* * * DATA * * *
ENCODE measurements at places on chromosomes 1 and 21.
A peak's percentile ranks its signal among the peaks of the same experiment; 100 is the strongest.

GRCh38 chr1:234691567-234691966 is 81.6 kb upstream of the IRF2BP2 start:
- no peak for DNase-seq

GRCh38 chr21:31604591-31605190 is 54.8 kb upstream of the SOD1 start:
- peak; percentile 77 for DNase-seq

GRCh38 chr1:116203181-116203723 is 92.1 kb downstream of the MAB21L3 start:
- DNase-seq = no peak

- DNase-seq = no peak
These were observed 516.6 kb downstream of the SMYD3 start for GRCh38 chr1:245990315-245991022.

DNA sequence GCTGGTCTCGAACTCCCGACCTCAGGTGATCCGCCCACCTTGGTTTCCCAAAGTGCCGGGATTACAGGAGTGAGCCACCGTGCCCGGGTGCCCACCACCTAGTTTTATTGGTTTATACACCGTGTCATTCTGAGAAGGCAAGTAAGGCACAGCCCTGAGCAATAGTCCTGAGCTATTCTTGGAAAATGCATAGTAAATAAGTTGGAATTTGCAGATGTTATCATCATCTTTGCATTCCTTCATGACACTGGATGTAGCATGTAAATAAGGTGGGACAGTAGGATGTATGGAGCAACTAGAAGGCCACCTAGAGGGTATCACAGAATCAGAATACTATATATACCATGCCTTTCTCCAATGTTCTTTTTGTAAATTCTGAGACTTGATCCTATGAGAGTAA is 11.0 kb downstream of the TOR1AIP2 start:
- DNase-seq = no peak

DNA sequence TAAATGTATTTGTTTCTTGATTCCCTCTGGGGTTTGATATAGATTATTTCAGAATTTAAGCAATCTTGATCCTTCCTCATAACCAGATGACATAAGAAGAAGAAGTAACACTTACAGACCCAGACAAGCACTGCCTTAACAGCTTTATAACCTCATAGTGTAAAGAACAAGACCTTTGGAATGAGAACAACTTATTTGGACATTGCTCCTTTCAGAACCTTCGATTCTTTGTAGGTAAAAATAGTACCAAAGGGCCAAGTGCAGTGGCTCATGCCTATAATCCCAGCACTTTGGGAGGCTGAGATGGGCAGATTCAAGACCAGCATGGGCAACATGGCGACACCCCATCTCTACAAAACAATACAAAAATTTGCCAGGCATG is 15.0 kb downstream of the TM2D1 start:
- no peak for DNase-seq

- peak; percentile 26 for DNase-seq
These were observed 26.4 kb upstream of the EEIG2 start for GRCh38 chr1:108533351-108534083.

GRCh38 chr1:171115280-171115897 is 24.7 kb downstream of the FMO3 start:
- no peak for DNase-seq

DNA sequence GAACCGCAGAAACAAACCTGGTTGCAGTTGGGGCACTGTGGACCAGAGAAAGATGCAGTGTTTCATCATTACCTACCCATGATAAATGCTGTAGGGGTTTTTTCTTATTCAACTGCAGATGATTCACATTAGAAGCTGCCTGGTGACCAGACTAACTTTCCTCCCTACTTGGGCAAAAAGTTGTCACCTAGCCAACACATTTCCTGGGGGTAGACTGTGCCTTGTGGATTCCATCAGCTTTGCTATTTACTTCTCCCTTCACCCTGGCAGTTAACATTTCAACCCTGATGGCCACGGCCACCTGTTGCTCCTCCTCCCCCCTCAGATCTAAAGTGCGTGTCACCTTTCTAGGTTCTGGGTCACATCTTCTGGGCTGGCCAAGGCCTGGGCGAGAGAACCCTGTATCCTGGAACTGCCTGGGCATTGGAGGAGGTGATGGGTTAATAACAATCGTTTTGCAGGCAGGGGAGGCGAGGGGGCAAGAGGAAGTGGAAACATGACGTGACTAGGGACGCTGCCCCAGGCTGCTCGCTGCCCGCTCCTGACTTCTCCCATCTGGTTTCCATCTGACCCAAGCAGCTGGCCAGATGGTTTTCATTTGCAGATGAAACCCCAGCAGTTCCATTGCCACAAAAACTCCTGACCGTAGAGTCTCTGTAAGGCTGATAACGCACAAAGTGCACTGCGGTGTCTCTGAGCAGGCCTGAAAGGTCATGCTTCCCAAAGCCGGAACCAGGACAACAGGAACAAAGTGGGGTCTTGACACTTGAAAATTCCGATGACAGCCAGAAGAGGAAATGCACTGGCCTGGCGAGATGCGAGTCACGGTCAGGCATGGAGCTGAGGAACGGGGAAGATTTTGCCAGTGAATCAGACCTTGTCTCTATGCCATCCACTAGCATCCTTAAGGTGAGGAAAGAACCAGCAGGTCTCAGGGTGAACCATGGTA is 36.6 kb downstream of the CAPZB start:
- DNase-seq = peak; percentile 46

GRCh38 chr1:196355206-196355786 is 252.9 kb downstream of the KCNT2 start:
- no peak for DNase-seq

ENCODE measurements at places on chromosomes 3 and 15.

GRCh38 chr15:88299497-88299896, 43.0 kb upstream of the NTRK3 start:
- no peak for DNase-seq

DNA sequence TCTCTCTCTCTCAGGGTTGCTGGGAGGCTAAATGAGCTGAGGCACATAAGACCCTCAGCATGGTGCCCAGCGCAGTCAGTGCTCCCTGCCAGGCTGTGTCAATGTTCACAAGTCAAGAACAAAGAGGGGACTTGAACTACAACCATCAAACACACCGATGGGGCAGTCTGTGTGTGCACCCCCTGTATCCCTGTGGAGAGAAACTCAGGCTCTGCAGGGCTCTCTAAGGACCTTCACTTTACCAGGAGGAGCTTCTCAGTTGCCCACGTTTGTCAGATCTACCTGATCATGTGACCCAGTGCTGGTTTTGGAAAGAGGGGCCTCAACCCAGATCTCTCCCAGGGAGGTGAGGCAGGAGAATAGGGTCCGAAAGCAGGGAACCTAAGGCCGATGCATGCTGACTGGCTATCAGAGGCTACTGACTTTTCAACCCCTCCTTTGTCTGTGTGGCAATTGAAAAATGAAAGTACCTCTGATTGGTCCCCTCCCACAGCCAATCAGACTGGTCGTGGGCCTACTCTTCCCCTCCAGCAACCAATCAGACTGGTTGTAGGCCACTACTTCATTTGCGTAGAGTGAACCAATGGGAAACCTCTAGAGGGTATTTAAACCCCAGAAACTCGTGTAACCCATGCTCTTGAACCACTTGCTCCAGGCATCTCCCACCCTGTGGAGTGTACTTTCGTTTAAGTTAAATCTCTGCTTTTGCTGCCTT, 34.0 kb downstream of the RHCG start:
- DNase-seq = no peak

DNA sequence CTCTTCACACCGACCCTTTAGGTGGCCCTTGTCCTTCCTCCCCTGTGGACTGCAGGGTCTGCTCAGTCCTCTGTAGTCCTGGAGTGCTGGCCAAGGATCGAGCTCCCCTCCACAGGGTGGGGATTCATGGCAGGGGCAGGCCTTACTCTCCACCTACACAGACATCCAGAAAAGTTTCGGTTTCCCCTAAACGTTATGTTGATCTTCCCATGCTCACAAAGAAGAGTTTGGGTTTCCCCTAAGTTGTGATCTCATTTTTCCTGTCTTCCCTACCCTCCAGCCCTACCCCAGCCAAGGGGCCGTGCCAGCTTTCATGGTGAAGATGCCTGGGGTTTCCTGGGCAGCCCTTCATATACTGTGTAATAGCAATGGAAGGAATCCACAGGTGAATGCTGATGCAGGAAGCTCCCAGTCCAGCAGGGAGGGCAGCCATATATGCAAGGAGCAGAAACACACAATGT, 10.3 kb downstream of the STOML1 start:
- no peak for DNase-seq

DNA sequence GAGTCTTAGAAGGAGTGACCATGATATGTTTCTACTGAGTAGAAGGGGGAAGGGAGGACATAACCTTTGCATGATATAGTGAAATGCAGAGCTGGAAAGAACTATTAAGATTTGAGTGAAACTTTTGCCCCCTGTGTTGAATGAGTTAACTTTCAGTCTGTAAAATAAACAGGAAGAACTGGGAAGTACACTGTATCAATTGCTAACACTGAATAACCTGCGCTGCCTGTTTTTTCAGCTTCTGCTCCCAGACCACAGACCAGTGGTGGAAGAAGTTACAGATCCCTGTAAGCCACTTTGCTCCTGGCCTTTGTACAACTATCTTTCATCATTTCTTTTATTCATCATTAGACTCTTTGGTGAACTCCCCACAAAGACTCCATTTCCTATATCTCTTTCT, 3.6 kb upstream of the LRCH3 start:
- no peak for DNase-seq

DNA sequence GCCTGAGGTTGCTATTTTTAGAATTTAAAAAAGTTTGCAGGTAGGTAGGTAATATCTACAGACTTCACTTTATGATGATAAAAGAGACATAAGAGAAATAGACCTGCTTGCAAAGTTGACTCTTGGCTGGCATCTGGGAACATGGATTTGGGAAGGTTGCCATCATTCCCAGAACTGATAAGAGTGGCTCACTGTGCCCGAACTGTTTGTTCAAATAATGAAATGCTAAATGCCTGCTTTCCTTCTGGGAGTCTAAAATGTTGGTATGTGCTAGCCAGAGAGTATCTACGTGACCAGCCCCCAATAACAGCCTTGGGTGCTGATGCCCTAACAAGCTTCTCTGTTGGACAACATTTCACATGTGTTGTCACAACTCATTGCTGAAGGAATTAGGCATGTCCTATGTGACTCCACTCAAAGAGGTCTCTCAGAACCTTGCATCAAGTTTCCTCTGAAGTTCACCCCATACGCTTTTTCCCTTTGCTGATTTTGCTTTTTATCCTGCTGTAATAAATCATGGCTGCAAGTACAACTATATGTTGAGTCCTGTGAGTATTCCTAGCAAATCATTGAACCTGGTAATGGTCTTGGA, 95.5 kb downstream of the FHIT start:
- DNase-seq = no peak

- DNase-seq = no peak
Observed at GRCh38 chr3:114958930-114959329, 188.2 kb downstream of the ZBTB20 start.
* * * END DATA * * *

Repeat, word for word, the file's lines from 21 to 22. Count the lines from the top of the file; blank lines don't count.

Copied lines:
GRCh38 chr1:196355206-196355786 is 252.9 kb downstream of the KCNT2 start:
- no peak for DNase-seq